Although the coastal scenery is the main attraction, there are a few specific places that merit a visit, most notably the delightful Andromeda Botanical Gardens . Specific sightseeing apart, this is a lovely area to drive through, particularly under the steep-sided Hackleton's Cliff that runs parallel to the coast, where the road weaves through lush tropical forest, offering stunning views over the ocean. You can also walk along the beaches at Bath and Martin's Bay , watching the surf ride in.



  GARRISON AREA

  By the late seventeenth century, sugar-rich Barbados had become one of the most important of Britain's overseas possessions. To protect against possible invasion, defensive forts were erected along the calm south and west coasts, with the biggest of them protecting Carlisle Bay and the capital, Bridgetown. In 1705, work was begun on a major land fort near the capital, known as St Ann's Fort and designed to offer back-up protection. By 1780, as Barbados developed, the British decided to make the island the regional centre for their West Indian troops, and more and more army buildings were put up around the fort.Today, this part of the city's outer zone, just a couple of kilometres south of the centre, is known as the Garrison area . Chock-full of superb Georgian architecture, it remains one of Bridgetown's most evocative districts. It retains the most attractive of the island's colonial military buildings including, in a restored jail, the Barbados Museum . A short walk from the museum, the Barbados Gallery of Art merits a quick visit.

  NORTH

  The north of Barbados is the most rugged and least visited part of the island, but nonetheless offers an excellent variety of places to explore. The most popular target is the Barbados Wildlife Reserve , home to hundreds of green monkeys and a host of other animals; nearby, there's an old signal station and a nature trail through the forest at Grenade Hall , while the lovely park and desolate ruins at Farley Hill make a good place to stop for a picnic. Just north of here there is a working sugar mill at Morgan Lewis and a superb Jacobean Great House, St Nicholas Abbey

  NORTH OF BRIDGETOWN

  North of the city, and just above the Kensington Oval cricket ground, the Spring Garden Highway heads up along the west coast, skirting the beach almost all the way to historic Speightstown in the far northwest. Much of the area immediately north of Bridgetown is given over to industrial production, including a couple of rum factories that are open for tours. To the northeast is Tyrol Cot , the former home of Sir Grantley Adams.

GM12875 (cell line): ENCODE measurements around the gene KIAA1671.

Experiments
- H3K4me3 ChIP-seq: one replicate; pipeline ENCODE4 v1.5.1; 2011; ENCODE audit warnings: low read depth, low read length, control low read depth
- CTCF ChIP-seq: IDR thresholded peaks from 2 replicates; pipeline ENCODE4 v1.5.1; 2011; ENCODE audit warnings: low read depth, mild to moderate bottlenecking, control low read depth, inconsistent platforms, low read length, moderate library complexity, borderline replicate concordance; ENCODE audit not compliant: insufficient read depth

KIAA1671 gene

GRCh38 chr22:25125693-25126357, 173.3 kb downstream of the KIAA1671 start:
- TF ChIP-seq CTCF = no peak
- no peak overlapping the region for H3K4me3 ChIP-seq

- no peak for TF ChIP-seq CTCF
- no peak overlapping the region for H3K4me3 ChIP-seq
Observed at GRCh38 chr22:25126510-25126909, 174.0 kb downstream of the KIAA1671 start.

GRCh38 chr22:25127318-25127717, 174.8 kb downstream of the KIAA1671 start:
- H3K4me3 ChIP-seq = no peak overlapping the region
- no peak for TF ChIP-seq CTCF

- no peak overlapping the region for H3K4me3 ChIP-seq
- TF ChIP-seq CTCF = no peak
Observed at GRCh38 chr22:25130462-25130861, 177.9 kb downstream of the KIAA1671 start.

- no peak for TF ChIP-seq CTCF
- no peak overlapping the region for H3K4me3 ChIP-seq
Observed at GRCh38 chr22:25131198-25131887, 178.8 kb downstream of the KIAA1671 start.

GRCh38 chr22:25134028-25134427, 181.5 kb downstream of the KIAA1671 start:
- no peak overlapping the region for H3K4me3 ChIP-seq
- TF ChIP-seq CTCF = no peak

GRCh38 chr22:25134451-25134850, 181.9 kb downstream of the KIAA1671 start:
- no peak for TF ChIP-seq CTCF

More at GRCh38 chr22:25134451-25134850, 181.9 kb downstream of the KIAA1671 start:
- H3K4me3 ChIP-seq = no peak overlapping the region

SOUTH COAST

  The southwestern parish known as Christ Church , the birthplace of tourism in Barbados, is dominated by the trappings of the holiday industry. The main highway here hugs the coast, linking a string of small resorts; each consists of a fringe of white-sand beach backed by a cluster of hotels, restaurants and tourist facilities. On the whole, the area is not as beautiful as the west coast, nor as lorded over by the staggering palaces of the mega-rich, but the beaches are just as fine, there are plenty of good eateries, and prices are much more reasonable.

As you head east from Bridgetown towards the airport, several of the coastal towns bear the names (and some of the atmosphere) of British seaside resorts. Each has its speciality, however: you'll find the best beaches at Rockley and Worthing , the liveliest restaurants and nightlife at St Lawrence Gap , and a bustling local scene at Oistins , while the quieter beaches at Silver Sands attract windsurfers and those who want to spend their holiday strolling on relatively deserted stretches of sand.

On the other side of the airport, in the southeast of the island, you enter the far less developed parish of St Philip . There's just a handful of hotels here, but the scenery is spectacular, with the Atlantic waves lashing the rocky coast.



  WEST COAST

  Barbados's west coast (also known as the "platinum coast") is a fringe of bays and coves along the sheltered, Caribbean side of the island. Its sandy beaches and warm blue waters have made it the island's prime resort area. As a result, the coastline has been heavily built up; it holds the island's top golf courses and priciest hotels, and its sought-after private homes change hands at formidable prices.

You don't, however, need to win the lottery to visit. There's a smattering of reasonably priced places to stay and, as everywhere on Barbados, all of the beaches are public. Admittedly, it's a bit of a tramp to reach a few of them, but there are many that are well worth a visit, particularly those at Prospect, Sandy Lane and Mullins Bay . If you're into some serious exercise it's even possible to walk most of the way along the coast at low tide.

If you can drag yourself away from the beach, the region has other attractions. Lively, modern Holetown has a fine old church and a legion of shopping opportunities, while further north, Speightstown repays a visit for the colonial relics and picturesque old streets that recall its vanished heyday as a major port. A short detour inland, through fields of sugarcane and tiny farming villages, will take you to the sugar museum at Portvale